Early neonatal dexamethasone treatment for prevention of bronchopulmonary dysplasia. Randomised trial and meta-analysis evaluating the duration of dexamethasone therapy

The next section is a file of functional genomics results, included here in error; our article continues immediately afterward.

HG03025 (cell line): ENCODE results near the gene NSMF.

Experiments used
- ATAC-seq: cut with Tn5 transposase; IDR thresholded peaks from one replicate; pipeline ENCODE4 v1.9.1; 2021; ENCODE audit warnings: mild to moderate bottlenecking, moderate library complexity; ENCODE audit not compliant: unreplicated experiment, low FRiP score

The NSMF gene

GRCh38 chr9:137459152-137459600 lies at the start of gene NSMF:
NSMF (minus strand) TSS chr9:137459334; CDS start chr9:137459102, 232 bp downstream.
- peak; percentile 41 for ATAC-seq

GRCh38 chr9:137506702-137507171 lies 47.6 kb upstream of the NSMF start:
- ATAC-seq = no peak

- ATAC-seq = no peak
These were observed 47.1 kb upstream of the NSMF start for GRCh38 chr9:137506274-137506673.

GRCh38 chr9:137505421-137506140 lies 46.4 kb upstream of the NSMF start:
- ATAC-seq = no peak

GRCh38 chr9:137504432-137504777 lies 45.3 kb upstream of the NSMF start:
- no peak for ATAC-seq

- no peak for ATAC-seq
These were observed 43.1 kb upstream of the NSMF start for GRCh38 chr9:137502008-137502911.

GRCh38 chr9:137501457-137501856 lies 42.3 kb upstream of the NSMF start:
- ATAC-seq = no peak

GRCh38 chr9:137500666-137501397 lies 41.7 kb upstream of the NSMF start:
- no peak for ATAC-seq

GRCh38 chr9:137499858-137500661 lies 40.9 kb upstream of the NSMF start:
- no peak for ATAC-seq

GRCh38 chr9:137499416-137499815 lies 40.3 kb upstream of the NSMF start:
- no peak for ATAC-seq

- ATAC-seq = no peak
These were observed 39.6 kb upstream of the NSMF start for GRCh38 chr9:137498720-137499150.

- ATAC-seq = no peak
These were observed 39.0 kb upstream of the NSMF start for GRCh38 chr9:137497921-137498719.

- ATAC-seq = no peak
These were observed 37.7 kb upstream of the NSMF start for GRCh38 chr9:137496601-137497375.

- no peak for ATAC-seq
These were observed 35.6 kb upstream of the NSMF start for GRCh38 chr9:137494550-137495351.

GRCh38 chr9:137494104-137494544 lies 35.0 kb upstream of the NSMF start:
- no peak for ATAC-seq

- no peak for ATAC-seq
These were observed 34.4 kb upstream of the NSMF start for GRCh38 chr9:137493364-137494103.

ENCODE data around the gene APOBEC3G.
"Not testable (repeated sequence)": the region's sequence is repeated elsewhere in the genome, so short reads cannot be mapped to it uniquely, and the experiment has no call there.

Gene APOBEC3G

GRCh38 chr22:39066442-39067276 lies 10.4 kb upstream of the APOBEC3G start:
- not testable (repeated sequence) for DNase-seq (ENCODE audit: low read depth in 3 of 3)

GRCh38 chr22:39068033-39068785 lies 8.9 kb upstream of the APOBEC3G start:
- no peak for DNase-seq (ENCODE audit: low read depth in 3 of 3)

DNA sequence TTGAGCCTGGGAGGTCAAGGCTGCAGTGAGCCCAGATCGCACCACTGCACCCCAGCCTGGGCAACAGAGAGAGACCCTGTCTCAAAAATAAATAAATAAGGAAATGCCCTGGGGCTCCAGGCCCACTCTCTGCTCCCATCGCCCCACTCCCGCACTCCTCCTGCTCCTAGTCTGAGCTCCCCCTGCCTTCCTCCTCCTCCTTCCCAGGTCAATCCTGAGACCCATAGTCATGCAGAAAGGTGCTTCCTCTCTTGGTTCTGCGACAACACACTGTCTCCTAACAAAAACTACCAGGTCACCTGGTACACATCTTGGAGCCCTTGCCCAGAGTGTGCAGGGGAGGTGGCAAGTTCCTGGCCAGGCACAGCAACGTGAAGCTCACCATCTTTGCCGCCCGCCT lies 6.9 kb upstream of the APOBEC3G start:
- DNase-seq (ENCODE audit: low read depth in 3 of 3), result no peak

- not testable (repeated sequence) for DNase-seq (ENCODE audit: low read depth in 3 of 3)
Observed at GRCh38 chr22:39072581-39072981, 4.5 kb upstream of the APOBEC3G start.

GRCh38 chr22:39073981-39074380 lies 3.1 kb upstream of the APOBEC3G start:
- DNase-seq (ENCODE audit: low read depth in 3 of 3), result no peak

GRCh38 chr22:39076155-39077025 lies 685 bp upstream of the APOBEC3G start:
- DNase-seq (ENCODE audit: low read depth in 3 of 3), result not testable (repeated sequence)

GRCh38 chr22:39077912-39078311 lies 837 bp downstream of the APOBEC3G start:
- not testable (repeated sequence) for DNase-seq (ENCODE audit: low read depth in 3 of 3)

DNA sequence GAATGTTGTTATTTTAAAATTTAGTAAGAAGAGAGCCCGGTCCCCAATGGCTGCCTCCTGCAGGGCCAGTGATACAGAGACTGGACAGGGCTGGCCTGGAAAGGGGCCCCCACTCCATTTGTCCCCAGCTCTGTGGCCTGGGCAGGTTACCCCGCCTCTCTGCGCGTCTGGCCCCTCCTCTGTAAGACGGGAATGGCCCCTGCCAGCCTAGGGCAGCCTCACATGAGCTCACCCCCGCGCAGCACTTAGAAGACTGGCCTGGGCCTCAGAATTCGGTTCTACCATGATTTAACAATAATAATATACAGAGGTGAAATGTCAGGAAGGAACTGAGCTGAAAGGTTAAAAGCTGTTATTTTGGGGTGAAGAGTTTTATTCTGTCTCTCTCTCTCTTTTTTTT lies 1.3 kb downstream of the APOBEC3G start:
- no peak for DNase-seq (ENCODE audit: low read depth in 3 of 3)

As part of a blinded, randomized, placebo-controlled study of dexamethasone therapy in 27 preterm infants with bronchopulmonary dysplasia, we investigated the effect of 7 days of high-dose glucocorticoid therapy on the hypothalamic-pituitary-adrenal axis. Before therapy the median basal cortisol concentration in all infants was 8.2 micrograms/dl (226 nmol/L). After stimulation with 1-24 ACTH, the serum cortisol concentration rose in all infants to a median concentration of 23.5 micrograms/dl (649 nmol/L), resulting in a median rise of 13.4 micrograms/dl (37 nmol/L). Immediately after 7 days of glucocorticoid therapy basal and peak cortisol concentrations were significantly decreased in the dexamethasone group. The rise in serum cortisol following 1-24 ACTH, however, remained equivalent in both groups. Ten days after the end of therapy basal and peak cortisol concentrations in the dexamethasone group had returned to levels equivalent to those seen in the placebo group. Weight gain was markedly diminished while the infants were receiving dexamethasone. Weight gains were, however, equivalent 10 days after the end of treatment. These data indicate that 7 days of dexamethasone therapy has significant but short-term effects on cortisol secretion and possibly on weight gain.